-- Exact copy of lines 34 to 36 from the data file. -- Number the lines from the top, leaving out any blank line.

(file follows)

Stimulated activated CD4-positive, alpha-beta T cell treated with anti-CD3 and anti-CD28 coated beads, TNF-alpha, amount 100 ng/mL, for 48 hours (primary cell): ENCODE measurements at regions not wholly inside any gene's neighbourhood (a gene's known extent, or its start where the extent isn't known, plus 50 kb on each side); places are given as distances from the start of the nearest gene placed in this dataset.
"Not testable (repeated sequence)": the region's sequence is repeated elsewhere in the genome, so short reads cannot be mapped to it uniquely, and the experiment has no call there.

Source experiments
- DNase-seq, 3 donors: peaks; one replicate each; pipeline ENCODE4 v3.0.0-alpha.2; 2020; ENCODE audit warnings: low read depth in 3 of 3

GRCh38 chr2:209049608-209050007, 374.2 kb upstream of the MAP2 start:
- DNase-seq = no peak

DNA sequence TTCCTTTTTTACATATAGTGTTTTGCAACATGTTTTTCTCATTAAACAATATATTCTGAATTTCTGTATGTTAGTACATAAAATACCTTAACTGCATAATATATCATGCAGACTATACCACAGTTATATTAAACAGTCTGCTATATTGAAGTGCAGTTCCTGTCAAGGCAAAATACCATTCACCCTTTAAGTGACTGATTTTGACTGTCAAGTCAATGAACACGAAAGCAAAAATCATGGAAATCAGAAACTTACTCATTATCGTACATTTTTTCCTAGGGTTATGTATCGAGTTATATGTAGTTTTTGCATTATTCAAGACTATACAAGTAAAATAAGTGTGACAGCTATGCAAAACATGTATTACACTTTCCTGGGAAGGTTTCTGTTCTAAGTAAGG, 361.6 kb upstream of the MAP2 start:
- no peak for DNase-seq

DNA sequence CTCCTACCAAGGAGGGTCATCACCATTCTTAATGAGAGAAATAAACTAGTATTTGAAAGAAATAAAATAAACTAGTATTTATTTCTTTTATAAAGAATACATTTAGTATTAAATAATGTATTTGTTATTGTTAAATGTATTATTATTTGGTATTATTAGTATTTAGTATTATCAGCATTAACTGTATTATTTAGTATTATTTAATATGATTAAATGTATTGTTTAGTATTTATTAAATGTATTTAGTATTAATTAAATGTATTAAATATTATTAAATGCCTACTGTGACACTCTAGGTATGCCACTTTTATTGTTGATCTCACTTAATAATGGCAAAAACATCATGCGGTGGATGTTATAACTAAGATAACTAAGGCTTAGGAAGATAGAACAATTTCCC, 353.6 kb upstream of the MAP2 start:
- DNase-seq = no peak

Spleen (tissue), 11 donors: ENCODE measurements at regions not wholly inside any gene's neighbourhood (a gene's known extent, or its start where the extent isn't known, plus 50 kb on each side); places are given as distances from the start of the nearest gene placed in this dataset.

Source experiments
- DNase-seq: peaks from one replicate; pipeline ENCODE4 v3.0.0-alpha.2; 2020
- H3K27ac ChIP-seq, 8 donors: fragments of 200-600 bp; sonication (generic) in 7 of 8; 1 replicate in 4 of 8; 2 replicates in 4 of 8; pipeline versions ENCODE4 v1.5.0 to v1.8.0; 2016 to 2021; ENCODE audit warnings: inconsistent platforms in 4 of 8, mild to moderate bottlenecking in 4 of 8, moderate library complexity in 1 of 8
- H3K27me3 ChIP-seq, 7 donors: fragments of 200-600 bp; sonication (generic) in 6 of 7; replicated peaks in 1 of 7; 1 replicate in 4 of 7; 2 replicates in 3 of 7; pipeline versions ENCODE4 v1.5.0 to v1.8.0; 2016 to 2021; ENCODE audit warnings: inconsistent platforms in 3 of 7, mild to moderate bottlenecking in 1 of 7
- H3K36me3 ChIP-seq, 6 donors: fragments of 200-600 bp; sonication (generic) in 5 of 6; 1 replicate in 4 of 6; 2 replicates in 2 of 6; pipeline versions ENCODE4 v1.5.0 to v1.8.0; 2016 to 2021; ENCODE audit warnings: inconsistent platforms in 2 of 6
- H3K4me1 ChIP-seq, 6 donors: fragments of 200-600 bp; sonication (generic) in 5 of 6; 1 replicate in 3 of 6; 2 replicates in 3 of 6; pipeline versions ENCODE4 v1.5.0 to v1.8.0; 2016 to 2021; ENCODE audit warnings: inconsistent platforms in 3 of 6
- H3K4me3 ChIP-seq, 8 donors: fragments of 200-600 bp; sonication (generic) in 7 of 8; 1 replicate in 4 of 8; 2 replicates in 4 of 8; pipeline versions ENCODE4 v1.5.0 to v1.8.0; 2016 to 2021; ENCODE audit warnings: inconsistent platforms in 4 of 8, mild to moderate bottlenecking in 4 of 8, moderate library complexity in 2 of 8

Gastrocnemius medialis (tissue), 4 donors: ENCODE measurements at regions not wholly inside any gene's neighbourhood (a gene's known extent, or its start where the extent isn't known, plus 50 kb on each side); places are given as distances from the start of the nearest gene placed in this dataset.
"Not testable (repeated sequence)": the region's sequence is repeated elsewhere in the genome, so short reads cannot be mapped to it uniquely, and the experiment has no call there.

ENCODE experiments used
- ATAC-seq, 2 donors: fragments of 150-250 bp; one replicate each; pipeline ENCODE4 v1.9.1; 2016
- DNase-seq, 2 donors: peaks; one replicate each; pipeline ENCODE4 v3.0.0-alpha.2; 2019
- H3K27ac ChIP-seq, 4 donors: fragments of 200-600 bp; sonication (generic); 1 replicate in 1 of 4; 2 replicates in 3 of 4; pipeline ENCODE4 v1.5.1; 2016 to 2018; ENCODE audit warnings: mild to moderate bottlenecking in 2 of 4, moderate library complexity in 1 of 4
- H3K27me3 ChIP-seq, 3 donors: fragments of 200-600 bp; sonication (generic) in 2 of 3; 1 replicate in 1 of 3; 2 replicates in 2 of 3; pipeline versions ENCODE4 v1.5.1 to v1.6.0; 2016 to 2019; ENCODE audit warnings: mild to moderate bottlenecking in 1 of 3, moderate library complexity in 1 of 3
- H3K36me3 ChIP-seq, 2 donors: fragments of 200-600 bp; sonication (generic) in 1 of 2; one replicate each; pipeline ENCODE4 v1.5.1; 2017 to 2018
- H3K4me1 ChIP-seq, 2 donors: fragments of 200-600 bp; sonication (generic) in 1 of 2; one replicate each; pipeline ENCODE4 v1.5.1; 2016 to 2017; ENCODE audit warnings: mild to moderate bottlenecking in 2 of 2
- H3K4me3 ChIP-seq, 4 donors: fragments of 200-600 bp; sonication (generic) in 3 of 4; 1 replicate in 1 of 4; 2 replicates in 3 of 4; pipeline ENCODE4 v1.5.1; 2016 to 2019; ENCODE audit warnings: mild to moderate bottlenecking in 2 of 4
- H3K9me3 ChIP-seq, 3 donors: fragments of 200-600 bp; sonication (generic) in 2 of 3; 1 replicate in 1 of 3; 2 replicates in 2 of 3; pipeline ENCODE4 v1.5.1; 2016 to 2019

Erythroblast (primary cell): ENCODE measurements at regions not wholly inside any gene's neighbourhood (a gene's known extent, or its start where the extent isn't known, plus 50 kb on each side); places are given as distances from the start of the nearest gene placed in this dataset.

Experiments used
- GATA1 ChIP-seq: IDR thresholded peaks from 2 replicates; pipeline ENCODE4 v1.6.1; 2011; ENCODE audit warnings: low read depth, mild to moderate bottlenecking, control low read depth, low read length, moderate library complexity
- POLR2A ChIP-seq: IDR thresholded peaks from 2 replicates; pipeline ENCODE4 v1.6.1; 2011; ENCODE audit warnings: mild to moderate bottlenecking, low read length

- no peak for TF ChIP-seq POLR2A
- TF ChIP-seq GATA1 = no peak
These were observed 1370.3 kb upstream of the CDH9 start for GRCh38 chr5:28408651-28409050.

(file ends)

- no peak for TF ChIP-seq POLR2A
- TF ChIP-seq GATA1 = no peak
These were observed 1370.3 kb upstream of the CDH9 start for GRCh38 chr5:28408651-28409050.